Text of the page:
Posts Tagged ‘Criticism’

Former Miami Marlins president David Samson criticized the integrity of the San Diego Padres and general manager A.J. Preller on Monday, accusing the organization of keeping fake medical records.

“It’s not an allegation; it’s a fact,” Samson told Barry Jackson of the Miami Herald.

“The Padres lied,” Samson added. “They had an entire medical file on a player and didn’t disclose it. Two sets of medical records is what they had. A.J. Preller shouldn’t be allowed in the game. It’s beyond comprehension that he’s still working. They did it to the Red Sox. There are a lot of things you mess with, but you don’t mess with that.”

Preller was suspended in September 2016 after he failed to disclose required medical information on pitcher Drew Pomeranz, who had been traded to theRed Sox.

The executive’s suspension came three months after the Marlins and Padres were involved in a seven-player trade involving pitchers Andrew Cashner and Colin Rea.

Rea was sent back to San Diego when Miami learned of undisclosed medical information after the pitcher suffered an elbow strain during his first start with the Marlins.

Samson was fired by the Marlins in September 2017 and now works as an analyst for CBS.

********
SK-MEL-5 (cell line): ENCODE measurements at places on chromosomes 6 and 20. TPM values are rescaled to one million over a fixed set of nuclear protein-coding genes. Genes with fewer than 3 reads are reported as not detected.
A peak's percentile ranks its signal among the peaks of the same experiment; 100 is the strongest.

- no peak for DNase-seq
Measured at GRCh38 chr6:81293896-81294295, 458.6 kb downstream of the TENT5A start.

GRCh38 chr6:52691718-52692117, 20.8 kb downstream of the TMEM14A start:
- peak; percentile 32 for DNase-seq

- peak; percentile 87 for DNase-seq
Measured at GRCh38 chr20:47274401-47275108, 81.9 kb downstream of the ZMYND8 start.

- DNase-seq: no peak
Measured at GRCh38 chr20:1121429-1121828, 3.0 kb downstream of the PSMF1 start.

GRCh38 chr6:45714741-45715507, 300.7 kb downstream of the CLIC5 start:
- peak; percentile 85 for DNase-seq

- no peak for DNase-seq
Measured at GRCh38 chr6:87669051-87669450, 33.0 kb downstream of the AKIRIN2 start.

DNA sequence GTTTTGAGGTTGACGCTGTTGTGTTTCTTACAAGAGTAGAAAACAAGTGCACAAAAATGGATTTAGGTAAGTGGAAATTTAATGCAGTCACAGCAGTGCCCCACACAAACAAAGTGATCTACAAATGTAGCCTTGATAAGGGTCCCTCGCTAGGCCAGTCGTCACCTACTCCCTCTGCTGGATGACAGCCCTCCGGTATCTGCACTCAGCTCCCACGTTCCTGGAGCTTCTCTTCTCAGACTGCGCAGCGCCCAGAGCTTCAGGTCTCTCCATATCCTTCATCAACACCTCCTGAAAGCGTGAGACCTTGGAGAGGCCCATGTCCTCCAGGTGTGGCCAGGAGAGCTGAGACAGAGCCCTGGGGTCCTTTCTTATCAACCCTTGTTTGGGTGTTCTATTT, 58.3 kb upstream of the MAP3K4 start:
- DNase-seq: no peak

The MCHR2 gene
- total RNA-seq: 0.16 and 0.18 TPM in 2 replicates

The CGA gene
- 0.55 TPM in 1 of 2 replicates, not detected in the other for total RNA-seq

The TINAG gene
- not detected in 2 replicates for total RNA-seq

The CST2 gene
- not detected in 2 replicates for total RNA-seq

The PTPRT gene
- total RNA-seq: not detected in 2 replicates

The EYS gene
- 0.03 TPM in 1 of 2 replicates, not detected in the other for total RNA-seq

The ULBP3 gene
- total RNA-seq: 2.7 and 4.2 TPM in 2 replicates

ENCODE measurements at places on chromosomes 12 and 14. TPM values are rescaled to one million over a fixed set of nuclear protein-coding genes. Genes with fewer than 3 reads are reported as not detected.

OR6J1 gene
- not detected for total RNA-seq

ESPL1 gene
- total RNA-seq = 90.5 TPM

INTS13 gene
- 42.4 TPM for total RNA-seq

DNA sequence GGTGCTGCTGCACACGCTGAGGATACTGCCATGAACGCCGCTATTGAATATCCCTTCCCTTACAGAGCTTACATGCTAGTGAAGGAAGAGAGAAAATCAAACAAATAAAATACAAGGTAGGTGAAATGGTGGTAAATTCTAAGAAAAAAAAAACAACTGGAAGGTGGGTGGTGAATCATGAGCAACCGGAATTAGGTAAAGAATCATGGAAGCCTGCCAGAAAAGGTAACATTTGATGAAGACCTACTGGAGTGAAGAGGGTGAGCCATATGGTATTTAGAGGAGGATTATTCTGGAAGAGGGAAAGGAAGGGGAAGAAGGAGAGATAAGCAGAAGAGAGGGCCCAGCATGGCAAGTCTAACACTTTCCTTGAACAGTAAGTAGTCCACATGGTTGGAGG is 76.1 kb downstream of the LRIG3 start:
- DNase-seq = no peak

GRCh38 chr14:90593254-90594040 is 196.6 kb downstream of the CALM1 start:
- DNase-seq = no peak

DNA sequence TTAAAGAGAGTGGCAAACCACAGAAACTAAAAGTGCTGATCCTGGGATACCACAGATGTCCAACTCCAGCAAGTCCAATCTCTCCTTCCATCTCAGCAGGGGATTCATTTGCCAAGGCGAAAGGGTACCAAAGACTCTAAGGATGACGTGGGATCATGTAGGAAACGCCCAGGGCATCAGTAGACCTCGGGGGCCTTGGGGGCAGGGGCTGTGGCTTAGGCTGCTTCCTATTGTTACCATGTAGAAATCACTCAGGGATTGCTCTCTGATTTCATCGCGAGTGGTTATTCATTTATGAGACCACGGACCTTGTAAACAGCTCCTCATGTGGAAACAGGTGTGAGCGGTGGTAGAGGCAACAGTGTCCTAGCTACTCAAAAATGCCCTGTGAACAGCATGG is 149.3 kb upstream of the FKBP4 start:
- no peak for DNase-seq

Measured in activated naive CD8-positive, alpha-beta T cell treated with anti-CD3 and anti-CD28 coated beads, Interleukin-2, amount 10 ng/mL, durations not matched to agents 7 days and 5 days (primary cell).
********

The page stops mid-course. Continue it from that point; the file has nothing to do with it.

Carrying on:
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New York Giants receiver Odell Beckham Jr. is drawing criticism after he appeared to hesitate rather than dive on an onside kick late in Sunday’s game.

Chicago Bears tight end Daniel Brown recovered the kick with just over a minute remaining in regulation, allowing Chicago to tie the game and send it to overtime – before losing 30-27.

Despite the Giants coming away with the victory, Beckham’s effort on the onside kick is what’s attracting attention.

“It was a great kick. Sometimes somebody makes a better play than you do,” Beckham said after the game, according to Jordan Raanan of ESPN. “I could dive in there and still not get the ball. So it was a very tough call. Nobody should ever question my effort or my heart. That’s the last thing you can do. You can question me as a person, as a man, whatever you want to do, but my heart and my effort can never be questioned, ever.”

The receiver believes the failed recovery was due to a miscommunication with the first line of the hands team rather than any hesitation on his part.